Apple manages to keep tabs on Samsung in Germany

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An employee of Korea Telecom compares a Samsung Electronics' Galaxy Tab 10.1 tablet to an Apple iPad tablet in Seoul. Photo - Jo Yong-Hak/Reuters

Samsung?Electronics Co. will have to stop all promotions of its latest tablet computer in?Germany after?Apple Inc. won a second injunction to block the country-wide?sales of the Galaxy Tab.

The injunction came as one of the world’s largest electronics shows gets under way across Europe.

Blog?Foss Patents?reported this weekend the 7.7 inch device, which has been on display earlier, now bearing a sticker that read “Not for sale in?Germany.”

It also noted that Apple obtained a new temporary injunction for the new tablet, citing striking similarities between the Galaxy Tab 7.7 and iPad 2. German court imposed a temporary ban on Galaxy Tab 10.1 and warranted a court-order on?Samsung for contempt of the 10.1 injunction.

Last month, a court in Dusseldorf gave Apple the preliminary injunction on sales of the Galaxy Tab 10.1. The ban, which initially applied to nearly all?European Union?countries, was later limited to Germany as the court said it didn’t have any jurisdiction over other nations.

Apple claims Samsung ripped off its technology and design details from the iPad to develop the Galaxy Tab. Samsung has denied those allegations.?The Korean manufacturing giant is Apple’s closest rival in tablet computers.

James Chung, a Seoul-based spokesman for Samsung, told media that?his company had to pull the newly-unveiled Galaxy Tab 7.7 out of the IFA consumer electronics show in Berlin after a Dusseldorf court granted Apple’s request on Sept. 2 to ban sales and marketing of the product.

Chung told Bloomberg he couldn’t confirm if Samsung has received the court order.?”Samsung respects the court’s decision,” Chung added, admitting his company believes it “severely limits consumer choice in Germany.”

Samsung intends to pursue all available options, including legal action, to defend its intellectual property right, Chung contended.

Samsung and Apple, maker of the iPad, are involved in legal disputes across three continents, as Apple – also one of the biggest customers of the South Korean manufacturer?s chips and displays – claims Galaxy devices copied its iPhone and iPad. Last month, the Dusseldorf Regional Court granted Apple a temporary sales ban on the earlier Galaxy Tab 10.1 model in 26 out of the 27 European Union member countries.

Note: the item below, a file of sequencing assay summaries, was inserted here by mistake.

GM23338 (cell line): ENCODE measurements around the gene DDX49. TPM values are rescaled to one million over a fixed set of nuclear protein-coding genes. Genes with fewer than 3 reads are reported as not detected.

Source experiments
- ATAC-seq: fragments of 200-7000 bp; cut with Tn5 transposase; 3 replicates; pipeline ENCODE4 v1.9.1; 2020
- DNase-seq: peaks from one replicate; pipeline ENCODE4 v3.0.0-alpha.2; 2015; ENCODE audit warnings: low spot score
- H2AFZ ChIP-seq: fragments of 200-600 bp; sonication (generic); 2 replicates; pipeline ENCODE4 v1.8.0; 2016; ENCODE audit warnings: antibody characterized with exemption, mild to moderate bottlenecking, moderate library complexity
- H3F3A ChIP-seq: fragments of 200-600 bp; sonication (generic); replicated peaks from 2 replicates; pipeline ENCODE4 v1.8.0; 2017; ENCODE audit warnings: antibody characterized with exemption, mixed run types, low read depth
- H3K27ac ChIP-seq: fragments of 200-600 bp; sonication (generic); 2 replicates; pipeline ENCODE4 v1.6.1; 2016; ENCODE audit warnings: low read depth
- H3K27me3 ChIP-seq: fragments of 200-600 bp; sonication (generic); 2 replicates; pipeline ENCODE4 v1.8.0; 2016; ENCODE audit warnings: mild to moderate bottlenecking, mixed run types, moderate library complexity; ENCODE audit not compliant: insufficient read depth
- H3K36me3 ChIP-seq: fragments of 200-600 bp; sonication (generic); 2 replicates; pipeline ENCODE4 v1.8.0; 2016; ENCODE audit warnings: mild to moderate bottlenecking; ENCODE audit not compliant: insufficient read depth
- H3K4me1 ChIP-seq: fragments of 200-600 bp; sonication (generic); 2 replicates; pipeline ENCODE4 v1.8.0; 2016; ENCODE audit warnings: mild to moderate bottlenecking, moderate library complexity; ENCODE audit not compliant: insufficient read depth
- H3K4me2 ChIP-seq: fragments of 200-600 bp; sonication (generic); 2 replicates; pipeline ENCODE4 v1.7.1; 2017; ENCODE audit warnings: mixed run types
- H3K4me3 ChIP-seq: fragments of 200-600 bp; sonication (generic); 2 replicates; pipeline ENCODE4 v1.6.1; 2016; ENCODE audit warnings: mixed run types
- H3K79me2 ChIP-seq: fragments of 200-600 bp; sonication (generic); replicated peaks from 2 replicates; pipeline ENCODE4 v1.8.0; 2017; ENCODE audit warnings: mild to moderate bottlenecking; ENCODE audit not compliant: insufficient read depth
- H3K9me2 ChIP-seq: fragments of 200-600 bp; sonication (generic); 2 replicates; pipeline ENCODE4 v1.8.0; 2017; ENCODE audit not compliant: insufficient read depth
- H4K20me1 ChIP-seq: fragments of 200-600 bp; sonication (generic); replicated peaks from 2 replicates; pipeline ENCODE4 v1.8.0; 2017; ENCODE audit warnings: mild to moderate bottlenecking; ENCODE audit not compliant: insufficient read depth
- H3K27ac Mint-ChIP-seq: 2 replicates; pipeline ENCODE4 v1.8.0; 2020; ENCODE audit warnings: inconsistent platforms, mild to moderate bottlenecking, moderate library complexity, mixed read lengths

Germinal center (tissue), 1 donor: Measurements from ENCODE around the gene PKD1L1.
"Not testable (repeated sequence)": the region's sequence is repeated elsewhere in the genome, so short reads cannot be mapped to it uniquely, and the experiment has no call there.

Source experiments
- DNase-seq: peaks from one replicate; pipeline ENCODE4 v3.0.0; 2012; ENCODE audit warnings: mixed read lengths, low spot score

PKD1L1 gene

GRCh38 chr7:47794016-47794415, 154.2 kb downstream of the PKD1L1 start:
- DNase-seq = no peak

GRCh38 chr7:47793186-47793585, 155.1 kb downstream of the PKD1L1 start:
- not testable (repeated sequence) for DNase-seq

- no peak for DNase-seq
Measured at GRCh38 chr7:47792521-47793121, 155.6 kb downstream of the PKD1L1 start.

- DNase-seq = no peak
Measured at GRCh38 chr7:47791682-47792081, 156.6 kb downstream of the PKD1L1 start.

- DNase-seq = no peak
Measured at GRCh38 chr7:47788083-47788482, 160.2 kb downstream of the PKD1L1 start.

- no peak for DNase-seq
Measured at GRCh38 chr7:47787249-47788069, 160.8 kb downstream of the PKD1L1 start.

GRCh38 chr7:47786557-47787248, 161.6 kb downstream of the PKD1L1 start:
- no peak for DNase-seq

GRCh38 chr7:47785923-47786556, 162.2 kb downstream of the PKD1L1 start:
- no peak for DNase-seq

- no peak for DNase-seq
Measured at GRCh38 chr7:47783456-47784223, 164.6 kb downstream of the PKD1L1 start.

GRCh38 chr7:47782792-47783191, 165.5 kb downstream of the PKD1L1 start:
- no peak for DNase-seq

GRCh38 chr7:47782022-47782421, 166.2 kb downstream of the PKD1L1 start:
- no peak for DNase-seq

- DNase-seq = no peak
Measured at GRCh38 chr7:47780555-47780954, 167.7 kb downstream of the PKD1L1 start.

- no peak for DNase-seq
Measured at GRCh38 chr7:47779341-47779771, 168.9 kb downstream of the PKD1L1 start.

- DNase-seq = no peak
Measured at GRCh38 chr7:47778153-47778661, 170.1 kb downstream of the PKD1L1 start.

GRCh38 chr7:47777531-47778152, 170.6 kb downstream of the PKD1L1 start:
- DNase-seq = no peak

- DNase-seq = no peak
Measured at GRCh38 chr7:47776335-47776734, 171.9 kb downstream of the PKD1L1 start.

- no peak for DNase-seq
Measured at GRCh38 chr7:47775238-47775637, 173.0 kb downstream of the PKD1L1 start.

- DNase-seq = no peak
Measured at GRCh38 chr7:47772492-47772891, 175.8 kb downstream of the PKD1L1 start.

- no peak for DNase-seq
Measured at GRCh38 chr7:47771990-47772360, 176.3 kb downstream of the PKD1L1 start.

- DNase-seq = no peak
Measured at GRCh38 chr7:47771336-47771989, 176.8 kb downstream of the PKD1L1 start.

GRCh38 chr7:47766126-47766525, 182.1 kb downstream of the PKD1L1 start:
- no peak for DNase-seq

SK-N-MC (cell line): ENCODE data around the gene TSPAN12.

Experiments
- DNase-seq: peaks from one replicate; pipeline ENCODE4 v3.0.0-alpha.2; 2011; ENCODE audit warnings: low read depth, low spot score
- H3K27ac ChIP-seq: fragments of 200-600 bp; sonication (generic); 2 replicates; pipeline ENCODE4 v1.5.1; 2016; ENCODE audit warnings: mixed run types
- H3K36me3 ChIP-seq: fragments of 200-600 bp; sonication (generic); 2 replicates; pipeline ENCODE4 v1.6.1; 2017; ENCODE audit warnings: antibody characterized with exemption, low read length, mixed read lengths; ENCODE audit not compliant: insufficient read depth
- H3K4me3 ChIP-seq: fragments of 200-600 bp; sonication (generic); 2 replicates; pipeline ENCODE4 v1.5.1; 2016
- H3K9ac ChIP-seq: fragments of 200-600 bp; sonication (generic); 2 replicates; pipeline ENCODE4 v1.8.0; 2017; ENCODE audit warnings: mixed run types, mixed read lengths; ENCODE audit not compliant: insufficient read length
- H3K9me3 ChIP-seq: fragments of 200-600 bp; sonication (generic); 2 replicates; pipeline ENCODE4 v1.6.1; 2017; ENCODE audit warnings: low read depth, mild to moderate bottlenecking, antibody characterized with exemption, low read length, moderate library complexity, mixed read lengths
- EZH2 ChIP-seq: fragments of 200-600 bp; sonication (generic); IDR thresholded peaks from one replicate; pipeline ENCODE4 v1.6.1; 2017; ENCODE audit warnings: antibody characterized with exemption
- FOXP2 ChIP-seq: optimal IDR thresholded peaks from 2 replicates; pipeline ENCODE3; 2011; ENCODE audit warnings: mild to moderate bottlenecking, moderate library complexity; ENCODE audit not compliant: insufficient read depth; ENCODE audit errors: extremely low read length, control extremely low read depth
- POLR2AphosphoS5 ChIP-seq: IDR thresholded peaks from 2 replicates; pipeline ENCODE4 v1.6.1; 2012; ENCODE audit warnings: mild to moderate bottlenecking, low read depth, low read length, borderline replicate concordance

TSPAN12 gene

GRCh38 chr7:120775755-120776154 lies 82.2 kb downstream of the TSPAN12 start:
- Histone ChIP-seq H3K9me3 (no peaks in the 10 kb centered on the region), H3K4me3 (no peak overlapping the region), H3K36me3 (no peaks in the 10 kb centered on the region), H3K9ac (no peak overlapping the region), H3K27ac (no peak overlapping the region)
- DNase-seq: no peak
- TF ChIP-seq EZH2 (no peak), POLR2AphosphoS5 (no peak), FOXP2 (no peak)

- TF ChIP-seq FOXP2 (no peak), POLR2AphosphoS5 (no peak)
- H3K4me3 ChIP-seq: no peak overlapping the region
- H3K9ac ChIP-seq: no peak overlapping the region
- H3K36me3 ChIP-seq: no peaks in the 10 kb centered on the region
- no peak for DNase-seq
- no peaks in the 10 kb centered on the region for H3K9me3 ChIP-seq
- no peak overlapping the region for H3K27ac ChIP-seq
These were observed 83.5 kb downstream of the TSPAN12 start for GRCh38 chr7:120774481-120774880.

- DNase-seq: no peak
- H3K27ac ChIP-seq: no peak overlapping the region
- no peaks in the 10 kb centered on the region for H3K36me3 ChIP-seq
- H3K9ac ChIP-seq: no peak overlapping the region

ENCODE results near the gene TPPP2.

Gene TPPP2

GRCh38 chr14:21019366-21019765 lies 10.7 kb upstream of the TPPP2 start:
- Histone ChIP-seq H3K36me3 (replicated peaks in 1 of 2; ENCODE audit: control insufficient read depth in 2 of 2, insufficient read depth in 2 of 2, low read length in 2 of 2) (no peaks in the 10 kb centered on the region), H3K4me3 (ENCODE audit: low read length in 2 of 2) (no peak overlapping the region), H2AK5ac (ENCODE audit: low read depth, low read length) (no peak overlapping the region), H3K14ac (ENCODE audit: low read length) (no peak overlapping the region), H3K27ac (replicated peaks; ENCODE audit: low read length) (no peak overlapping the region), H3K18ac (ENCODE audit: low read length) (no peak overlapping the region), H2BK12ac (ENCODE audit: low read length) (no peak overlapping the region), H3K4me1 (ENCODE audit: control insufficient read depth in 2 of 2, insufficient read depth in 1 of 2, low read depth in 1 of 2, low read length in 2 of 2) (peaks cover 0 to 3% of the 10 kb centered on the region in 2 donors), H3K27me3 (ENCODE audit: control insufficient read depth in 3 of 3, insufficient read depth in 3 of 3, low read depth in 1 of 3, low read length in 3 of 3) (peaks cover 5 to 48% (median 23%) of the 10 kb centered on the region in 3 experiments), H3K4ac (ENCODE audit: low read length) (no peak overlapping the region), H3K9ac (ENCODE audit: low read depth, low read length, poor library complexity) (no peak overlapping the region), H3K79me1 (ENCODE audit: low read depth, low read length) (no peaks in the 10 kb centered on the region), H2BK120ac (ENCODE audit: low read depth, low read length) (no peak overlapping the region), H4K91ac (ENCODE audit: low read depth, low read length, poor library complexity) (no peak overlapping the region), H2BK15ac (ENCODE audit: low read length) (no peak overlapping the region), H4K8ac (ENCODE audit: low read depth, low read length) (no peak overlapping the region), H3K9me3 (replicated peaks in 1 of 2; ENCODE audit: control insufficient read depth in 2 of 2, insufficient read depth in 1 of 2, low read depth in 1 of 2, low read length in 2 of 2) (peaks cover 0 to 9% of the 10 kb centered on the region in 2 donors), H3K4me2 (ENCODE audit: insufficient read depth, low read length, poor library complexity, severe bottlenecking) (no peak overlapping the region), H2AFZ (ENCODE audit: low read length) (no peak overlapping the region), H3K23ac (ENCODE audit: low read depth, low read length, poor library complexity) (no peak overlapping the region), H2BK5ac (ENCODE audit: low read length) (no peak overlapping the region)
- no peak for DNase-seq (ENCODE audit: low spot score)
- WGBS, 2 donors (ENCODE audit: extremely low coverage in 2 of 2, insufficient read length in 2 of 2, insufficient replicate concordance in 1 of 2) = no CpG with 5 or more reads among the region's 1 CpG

According to an estimate by Strategy Analytics,?the August ruling that got scaled back to only Germany on jurisdictional grounds, can cost Samsung sales of as many as half a million units this year.


Samsung announced the launch of this Tab 10.1 ?in February this year.?Competition in the tablet market is cut-throat with Apple?s?iPad commanding an estimated 80% market share, while other competitors are hard-pressed to come up with products that can compete with both price and features dictated by Apple.

Samsung hasn’t exactly been forthcoming with how many Galaxy Tabs it has actually sold, nor has the company offered any comment to address Lenovo executives’ claims. Samsung first said in early December 2010 that the seven-inch device, the company’s first foray into the tablet market, sold around one million units, with executives insisting “faster than expected” sales attributed to the tablet’s popularity.

Samsung ended up increasing the sales figure to two million units in early January. But on a company quarterly earnings call in late January, Samsung vice president Lee Young-hee explained that Samsung’s sales figures didn’t represent the number of consumers that actually bought the device. The figures of one, then two-million devices sold weren’t indicative of the number of Galaxy Tabs that consumers actually purchased. Rather, these “sell-in” figures represented how many Galaxy Tabs the company had itself shipped to retailers worldwide.

Andrew Barrow, director of consumer products and pricing for Lenovo Western Europe, said he believes that 20,000 units sold is the more likely answer for Samsung’s total Galaxy Tab sales. He didn’t give any reasoning of his estimation in an interview with The Guardian, nor did he suggested how many tablet devices Lenovo plans to push to the market for the company’s recent launch of its first tablet, the IdeaPad K1.


A report released recently by Morgan Stanley states the tablet market is poised to be bigger than expected with 2012 tablet shipments to touch 100-million in the best case scenario. Samsung is set to lead this segment with the recently announced Galaxy Tab 10.1 and Galaxy Tab 8.9. The new tablets are based on the Android? 3.1 (Honeycomb) operating system that features superior multi-tasking, enhanced user interaction and navigation capabilities. The tablet is also popular for its speed, light weight, customised user experience, an entertainment hub and enterprise ready applications, giving consumers more possibilities on the go.

Mr. Ashraf Fawakherji, General Manager, Telecommunications Group at Samsung Gulf Electronics said, ?After achieving strong results in 2010, we anticipate continuing the year with a strong demand for the Galaxy Tab 10.1 and 8.9 devices in the Middle East specifically as more consumers in the region require immediate connectivity and portability. We have achieved record growth and popularity from the Galaxy Tabs particularly because our products are catered towards Arabs and are fully equipped with Arabic content and Arabic lifestyle applications, specifically in the UAE market,? he added.

Galaxy Tab 10.1 hit the UAE market in late July.

Sources: Ibtimes, Smarthouse, Bloomberg, Tablets-planet, Pcmag, Albawaba

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